Outsourcing and Unintended Consequences
My post of a week ago
brought a number of comments, in the feedback and via e-mail, both on outsourcing and on the relationship between outsourcing and the lack of young people interested in technology careers. I mentioned that the Wall Street Journal reported on the curious anecdote that the children of many successful and prominent technologists are shunning education and career in technology. One of the reasons given was that they were perhaps more cognizant than most young people of the phenomenon of outsourcing. In one case, the parent was a venture capitalist who advocated that start-up companies establish their development teams inIndia to reduce engineering costs.
The responses I received provide some clarity on both the intended and unintended consequences of outsourcing. We have pursued outsourcing to some extent in order to achieve economic benefits; that is, to save money on developer salaries. By and large we have achieved that, although there have been exceptions noted in the press in cases where for various reasons the outsourced developers haven't resulted in the desired savings.
Perhaps another intended, or at least unavoidable, consequence is a more macro onereduced levels of employment for technical professionals in the United States, as well as some level of salary depression for the group as a whole. From an economic sense, this is a desired outcome for those engaging in outsourcing, though undesirable for the individual developers.
So at first glance the impacts from outsourcing seem to be primarily economic. I've heard arguments that outsourcing of basic functions saves a corporation money that can be used to initiate new and innovating projects employing local developers, but that remains an economic argument (and an unproven one).
But as the Wall Street Journal article implied, there are consequences that are not economic, and that few if any of us thought about prior to initiating outsourcing. One is that young people seem to be less inclined to pursue these careers, making such skills less available domestically. This was a trend that was evident prior to large-scale outsourcing, because technical training tended to follow the growth and dips of the technology industries. After about 2000, technology jobs dried up, and the desire for training for those jobs went down.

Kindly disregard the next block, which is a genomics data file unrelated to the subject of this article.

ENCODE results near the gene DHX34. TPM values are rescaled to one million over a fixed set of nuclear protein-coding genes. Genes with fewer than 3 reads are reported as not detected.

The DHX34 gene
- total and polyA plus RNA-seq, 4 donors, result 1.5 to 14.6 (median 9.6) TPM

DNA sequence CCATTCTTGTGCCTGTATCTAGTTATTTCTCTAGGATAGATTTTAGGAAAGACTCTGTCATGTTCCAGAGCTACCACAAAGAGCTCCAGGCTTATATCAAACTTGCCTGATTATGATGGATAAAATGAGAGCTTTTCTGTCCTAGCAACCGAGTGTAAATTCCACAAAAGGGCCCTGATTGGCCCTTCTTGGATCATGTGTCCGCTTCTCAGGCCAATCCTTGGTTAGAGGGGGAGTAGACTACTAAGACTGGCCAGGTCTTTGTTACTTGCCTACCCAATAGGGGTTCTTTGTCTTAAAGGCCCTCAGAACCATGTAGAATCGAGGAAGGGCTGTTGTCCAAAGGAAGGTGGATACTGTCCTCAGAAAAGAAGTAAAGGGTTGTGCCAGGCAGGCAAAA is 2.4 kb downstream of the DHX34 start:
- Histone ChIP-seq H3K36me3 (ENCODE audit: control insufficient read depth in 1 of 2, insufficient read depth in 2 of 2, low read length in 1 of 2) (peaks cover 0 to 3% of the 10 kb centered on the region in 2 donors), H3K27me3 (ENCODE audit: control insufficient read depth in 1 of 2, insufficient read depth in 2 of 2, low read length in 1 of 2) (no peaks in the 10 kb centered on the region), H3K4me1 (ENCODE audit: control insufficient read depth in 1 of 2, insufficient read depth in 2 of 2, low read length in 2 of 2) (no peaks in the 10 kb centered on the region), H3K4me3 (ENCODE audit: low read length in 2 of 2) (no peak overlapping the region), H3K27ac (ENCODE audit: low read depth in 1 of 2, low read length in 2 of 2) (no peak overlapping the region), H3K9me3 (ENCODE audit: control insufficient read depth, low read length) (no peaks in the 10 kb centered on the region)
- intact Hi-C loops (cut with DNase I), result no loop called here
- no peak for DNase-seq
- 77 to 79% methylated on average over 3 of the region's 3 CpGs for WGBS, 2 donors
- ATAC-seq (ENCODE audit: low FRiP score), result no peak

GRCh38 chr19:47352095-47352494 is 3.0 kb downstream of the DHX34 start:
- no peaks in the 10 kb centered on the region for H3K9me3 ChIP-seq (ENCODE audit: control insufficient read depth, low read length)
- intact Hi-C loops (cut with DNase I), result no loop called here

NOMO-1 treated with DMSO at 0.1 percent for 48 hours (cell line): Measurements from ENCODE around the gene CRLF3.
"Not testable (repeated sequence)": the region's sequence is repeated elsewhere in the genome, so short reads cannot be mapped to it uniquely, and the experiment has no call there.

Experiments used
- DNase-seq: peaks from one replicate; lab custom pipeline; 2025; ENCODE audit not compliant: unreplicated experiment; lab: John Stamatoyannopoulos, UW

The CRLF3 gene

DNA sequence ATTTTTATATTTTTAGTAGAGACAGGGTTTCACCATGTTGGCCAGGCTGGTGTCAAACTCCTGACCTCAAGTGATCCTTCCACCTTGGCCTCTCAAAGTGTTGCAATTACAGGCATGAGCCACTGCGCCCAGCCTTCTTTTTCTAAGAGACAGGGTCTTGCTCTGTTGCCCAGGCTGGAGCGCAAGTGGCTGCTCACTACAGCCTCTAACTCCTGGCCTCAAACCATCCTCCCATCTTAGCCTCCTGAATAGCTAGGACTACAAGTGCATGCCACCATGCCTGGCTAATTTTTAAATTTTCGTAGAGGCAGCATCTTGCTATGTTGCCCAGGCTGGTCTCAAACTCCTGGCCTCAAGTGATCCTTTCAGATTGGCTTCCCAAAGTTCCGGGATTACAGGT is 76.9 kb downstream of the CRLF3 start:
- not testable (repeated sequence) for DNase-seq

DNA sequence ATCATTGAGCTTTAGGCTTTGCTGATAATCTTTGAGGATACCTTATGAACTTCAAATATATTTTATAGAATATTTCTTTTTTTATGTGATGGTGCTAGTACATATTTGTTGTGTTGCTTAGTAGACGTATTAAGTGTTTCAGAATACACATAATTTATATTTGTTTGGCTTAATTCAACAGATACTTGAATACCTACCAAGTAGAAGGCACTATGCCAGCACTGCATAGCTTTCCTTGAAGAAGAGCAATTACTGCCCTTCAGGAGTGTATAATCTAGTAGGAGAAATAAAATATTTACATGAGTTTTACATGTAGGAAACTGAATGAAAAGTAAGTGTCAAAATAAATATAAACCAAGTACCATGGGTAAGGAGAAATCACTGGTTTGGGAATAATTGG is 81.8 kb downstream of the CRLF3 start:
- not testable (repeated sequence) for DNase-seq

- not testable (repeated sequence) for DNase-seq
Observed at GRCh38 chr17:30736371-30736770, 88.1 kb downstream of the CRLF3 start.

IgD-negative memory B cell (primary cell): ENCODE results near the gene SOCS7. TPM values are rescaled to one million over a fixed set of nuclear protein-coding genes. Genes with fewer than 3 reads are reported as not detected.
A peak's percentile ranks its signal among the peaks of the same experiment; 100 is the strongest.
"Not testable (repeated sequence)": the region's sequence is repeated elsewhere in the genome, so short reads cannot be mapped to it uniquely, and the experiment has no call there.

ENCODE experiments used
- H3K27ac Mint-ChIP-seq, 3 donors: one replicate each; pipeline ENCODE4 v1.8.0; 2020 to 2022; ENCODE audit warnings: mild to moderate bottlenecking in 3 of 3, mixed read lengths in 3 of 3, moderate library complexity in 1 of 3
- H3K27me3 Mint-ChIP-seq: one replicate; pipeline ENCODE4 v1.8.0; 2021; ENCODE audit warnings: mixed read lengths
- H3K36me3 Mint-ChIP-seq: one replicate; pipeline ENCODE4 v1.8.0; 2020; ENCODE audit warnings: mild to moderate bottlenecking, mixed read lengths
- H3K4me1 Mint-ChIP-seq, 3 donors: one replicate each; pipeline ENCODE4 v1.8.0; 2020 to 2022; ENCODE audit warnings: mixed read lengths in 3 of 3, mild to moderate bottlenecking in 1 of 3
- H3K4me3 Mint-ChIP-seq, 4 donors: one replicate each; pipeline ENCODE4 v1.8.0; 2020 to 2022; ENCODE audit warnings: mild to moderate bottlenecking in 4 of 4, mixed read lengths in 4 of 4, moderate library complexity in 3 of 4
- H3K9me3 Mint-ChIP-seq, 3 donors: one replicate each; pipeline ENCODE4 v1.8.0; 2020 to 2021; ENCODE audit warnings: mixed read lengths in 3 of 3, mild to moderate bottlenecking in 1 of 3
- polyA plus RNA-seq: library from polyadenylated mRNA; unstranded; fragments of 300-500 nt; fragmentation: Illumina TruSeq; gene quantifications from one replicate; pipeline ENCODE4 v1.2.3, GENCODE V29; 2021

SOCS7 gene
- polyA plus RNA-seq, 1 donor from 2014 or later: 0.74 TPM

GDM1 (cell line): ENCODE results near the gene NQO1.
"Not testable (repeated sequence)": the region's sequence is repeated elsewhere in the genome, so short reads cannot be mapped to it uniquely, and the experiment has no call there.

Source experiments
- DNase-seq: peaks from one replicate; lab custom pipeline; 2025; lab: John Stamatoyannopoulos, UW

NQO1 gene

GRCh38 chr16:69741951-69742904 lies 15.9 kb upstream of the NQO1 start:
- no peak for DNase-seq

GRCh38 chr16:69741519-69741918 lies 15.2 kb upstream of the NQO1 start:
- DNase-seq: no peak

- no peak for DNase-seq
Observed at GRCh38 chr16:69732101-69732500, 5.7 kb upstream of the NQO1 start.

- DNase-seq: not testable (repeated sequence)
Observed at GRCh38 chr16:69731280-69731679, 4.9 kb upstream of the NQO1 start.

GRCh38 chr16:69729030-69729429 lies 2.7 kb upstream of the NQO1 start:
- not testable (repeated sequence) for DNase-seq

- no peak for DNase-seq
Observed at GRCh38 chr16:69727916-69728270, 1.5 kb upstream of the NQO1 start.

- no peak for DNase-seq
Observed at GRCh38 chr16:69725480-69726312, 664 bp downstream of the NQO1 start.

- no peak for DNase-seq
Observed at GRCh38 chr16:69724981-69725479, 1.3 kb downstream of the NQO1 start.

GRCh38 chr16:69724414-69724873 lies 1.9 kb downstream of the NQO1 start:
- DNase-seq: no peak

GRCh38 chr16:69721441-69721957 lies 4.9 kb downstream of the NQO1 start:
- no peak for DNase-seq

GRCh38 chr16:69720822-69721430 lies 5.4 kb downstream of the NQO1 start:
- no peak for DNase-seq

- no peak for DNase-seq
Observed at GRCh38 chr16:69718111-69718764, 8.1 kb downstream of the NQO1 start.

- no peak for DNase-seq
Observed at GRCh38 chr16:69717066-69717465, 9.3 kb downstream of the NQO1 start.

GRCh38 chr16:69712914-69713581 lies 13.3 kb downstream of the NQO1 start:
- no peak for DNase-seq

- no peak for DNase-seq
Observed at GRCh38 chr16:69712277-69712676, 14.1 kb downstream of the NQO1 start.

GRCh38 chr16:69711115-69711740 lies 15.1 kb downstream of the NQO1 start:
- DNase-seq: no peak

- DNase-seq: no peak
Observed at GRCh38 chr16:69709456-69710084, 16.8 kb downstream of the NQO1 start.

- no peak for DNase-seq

We are currently seeing cautious growth in technology industries, but is it having an effect on career choice? I spoke to Richard Heckel, Technical Director of Engineering Trends (www.engtrends.com), a research firm specializing in engineering education trends. "There is," said Dr. Heckel, "a direct correlation between a student's expectations of a monetary reward as an engineer and enrollment in that field. This is a clear trend since 1945. We are currently seeing an increase in the number of engineering graduates in general, and will probably reach the largest number ever next year.
"Except," he continued, "for computer science and computer engineering graduates. Those numbers tanked in 2002, and continue to remain poor. I believe that the reason is outsourcing."
I offer no personal opinion on the subject of outsourcing and its effect on career choices. The issue has not impacted me, and I lack a basis on which to have personal feelings on the subject. But it does seem to me that utilizing talent irrespective of physical location is both inevitable and, individual pain aside, desirable. In time it should even result in greater levels of employment for all.
But it's pretty clear that one unintended consequence of outsourcing is its effect on future career choices in technology. Dr. Heckel concluded our discussion by saying, "You might think of engineering as the new form of liberal arts education." Technology and its applications have become so central in our everyday lives that to understand it thoroughly might be as important as reading and understanding the classics were in an earlier era.
Posted by Peter Varhol on 04/09/2005 at 1:15 PM